The family moved to Washington DC, where Maeve and her sisters and brother attended school. She went onto study English at university, and remained in the US with two of her sisters when the rest of her family returned to Ireland in 1944.

She became a fashion copywriter and then a journalist, working at Harper’s Bazaar before getting a coveted staff job at the prestigious New Yorker. Under the pseudonym The Long-Winded Lady, she wrote about life in New York City for the Talk of the Town section of the publication.

She also wrote short stories, which can today be found in a number of collections, such as The Springs of Affection. Her novella, The Visitor, was found and published after her death.

A glamorous and impeccably-dressed woman, she was rumoured to have been the inspiration for Holly Golightly in Truman Capote’s novella Breakfast at Tiffany’s.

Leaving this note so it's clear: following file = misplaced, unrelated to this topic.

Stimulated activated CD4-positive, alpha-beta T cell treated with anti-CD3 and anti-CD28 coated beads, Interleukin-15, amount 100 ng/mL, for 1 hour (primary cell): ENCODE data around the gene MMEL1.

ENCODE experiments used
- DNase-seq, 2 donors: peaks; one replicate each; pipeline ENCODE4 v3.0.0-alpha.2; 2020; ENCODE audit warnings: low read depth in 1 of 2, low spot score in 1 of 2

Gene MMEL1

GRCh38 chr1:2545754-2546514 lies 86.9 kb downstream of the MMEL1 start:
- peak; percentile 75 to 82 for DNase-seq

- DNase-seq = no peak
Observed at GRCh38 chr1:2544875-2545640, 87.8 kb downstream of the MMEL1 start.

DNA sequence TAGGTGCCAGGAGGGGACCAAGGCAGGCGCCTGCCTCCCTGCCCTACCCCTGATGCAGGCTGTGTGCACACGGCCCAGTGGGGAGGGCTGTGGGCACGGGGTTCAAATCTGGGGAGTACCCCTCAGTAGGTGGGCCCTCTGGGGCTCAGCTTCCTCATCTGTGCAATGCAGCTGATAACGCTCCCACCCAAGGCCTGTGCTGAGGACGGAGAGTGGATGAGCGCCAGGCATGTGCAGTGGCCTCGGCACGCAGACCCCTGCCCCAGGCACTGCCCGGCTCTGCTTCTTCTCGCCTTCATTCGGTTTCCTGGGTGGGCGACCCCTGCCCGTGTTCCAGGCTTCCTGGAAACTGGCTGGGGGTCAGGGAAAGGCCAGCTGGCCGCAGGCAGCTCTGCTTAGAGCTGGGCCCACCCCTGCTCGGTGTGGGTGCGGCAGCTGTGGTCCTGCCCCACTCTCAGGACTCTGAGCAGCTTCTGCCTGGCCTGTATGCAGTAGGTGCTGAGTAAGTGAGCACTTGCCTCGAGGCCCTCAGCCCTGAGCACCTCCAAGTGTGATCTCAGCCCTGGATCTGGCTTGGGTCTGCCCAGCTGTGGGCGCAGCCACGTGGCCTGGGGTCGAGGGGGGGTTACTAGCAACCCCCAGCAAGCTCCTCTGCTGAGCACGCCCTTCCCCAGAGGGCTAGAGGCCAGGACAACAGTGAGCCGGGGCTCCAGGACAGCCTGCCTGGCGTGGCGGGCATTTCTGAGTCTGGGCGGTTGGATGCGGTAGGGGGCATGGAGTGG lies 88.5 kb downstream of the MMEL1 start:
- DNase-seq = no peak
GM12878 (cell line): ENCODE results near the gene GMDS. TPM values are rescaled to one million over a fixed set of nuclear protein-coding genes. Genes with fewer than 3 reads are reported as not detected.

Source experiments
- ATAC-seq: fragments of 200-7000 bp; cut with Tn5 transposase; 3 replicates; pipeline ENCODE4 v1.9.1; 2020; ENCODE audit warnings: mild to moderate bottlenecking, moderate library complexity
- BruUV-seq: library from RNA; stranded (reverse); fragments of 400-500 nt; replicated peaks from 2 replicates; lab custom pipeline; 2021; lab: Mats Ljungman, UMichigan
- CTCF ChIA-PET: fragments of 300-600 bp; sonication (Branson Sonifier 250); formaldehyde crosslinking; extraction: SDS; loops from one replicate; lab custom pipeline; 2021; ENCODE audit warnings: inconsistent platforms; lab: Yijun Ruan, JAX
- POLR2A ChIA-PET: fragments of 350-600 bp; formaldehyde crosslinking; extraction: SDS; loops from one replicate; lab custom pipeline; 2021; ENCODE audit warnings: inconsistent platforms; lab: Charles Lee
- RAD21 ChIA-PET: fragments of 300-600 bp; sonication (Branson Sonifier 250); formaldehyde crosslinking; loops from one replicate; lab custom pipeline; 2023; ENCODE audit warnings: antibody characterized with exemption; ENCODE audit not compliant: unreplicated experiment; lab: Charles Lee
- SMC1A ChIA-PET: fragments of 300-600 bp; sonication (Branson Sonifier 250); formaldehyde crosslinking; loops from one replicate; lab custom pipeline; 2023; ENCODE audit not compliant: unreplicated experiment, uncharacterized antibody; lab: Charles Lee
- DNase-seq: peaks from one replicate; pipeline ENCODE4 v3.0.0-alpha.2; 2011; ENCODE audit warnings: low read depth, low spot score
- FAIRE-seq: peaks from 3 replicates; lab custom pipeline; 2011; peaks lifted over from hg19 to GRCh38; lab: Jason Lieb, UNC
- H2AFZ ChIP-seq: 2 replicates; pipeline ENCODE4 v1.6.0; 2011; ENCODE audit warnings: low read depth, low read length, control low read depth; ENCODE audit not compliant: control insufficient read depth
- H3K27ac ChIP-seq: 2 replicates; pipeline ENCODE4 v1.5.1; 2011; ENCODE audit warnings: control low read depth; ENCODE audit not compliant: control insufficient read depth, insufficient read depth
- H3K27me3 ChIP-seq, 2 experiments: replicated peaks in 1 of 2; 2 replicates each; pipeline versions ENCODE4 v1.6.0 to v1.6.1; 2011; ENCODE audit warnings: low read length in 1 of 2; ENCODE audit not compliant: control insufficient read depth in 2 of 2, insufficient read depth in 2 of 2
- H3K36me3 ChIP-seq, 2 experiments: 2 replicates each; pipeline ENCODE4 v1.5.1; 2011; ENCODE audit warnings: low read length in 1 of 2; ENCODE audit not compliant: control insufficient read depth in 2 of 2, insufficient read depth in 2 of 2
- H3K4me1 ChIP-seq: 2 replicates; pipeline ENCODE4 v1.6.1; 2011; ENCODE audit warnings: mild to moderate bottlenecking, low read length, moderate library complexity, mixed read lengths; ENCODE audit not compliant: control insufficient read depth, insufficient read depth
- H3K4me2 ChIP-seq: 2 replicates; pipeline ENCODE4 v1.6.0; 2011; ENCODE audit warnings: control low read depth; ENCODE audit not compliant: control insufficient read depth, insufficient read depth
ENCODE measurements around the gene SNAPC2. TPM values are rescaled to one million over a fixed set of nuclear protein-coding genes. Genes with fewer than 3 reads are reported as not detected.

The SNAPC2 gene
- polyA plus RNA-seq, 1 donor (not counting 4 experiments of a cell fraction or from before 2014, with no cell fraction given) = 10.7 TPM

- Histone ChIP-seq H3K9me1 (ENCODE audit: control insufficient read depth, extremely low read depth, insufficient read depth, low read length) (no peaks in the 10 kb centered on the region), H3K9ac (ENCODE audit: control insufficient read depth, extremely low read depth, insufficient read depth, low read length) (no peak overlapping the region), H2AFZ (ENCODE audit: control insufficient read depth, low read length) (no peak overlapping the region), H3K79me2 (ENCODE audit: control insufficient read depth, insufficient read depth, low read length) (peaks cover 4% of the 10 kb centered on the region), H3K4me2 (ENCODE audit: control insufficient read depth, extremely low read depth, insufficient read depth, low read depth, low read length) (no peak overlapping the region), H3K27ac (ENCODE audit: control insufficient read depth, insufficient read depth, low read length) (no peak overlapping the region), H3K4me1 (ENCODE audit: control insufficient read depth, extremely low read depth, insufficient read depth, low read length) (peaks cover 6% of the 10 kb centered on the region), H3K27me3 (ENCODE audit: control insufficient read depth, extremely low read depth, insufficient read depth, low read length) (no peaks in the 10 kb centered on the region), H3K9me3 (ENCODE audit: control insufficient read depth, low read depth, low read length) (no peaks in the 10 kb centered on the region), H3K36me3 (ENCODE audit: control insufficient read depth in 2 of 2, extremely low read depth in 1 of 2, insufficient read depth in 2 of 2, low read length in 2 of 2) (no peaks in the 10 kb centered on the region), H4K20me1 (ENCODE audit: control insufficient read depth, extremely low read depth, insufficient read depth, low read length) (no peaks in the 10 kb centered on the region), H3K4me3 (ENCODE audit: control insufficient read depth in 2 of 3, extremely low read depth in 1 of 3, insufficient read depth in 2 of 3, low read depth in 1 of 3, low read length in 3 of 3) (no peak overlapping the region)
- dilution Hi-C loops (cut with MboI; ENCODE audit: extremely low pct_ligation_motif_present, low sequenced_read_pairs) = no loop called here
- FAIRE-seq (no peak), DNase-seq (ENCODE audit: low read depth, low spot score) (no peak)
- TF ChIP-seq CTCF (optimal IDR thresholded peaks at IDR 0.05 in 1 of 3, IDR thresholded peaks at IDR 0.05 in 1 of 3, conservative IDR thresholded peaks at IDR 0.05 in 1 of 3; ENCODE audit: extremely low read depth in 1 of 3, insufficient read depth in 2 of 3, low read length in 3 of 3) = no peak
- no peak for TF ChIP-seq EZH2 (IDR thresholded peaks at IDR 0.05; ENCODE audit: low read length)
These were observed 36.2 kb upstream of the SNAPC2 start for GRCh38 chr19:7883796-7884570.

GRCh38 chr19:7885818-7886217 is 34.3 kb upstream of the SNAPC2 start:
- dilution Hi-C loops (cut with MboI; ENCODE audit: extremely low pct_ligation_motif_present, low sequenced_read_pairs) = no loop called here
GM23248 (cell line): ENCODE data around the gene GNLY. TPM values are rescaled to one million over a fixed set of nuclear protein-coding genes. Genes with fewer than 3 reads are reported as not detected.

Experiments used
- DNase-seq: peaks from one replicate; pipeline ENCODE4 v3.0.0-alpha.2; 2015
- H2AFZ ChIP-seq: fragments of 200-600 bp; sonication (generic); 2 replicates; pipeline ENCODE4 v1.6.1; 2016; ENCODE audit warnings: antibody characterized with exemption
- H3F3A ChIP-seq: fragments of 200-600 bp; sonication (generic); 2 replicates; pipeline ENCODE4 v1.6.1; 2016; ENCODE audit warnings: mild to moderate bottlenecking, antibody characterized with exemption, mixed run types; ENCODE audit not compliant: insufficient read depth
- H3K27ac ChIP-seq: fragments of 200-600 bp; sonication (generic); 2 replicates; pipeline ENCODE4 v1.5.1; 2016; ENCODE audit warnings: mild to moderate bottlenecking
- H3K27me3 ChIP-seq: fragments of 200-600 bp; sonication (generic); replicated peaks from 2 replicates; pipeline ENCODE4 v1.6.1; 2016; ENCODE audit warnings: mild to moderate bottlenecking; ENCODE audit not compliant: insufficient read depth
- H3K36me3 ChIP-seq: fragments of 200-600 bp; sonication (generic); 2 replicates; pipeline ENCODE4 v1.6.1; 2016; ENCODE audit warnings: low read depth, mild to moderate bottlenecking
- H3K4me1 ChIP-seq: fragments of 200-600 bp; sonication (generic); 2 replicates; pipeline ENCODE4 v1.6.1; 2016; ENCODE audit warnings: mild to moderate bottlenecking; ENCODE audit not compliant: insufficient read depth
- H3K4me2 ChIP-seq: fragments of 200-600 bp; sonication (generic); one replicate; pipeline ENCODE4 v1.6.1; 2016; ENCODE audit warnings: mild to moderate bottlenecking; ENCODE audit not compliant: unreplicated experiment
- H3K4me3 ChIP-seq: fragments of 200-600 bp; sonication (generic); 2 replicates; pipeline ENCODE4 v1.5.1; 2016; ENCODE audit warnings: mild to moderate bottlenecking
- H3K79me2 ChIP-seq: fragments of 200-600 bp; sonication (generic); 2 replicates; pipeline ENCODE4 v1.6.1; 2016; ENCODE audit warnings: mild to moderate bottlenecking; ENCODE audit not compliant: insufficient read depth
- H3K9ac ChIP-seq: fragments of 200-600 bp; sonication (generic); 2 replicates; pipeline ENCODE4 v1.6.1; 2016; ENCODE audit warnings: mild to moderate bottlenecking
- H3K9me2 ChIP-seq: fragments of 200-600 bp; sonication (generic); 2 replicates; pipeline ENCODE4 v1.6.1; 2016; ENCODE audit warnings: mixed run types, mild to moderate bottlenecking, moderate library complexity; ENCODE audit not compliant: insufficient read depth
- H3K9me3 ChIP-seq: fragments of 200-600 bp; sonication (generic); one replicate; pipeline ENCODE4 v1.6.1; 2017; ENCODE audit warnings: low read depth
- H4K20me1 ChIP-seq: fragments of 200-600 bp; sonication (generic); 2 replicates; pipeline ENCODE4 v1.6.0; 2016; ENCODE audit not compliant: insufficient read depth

Eamon Morrissey in his one-man-show Maeve's House produced by the Abbey Theatre Pic  Ros Kavanagh Eamon Morrissey on stage.

Maeve Brennan may have spent the bulk of her adulthood in America, but her time in Ireland informed most of her work. The families she wrote about lived in a house from her memory, her home at Cherryfield Avenue.

Within her childhood home, she situated characters living in a new, free, Ireland. An Ireland her parents and their compatriots fought for – but a country that was still, in so many ways, repressed. This repression seeped into the familial relationships, and Brennan laid bare the consequences of this within her stories of brittle marriages and pent-up frustration.

When Eamon met Maeve

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After reading the eerie story on the subway, Morrissey contacted the New Yorker, who put him in touch with Brennan. They met at the Russian Tea Rooms. She gave him a book of short stories and they spoke about Ireland and writing.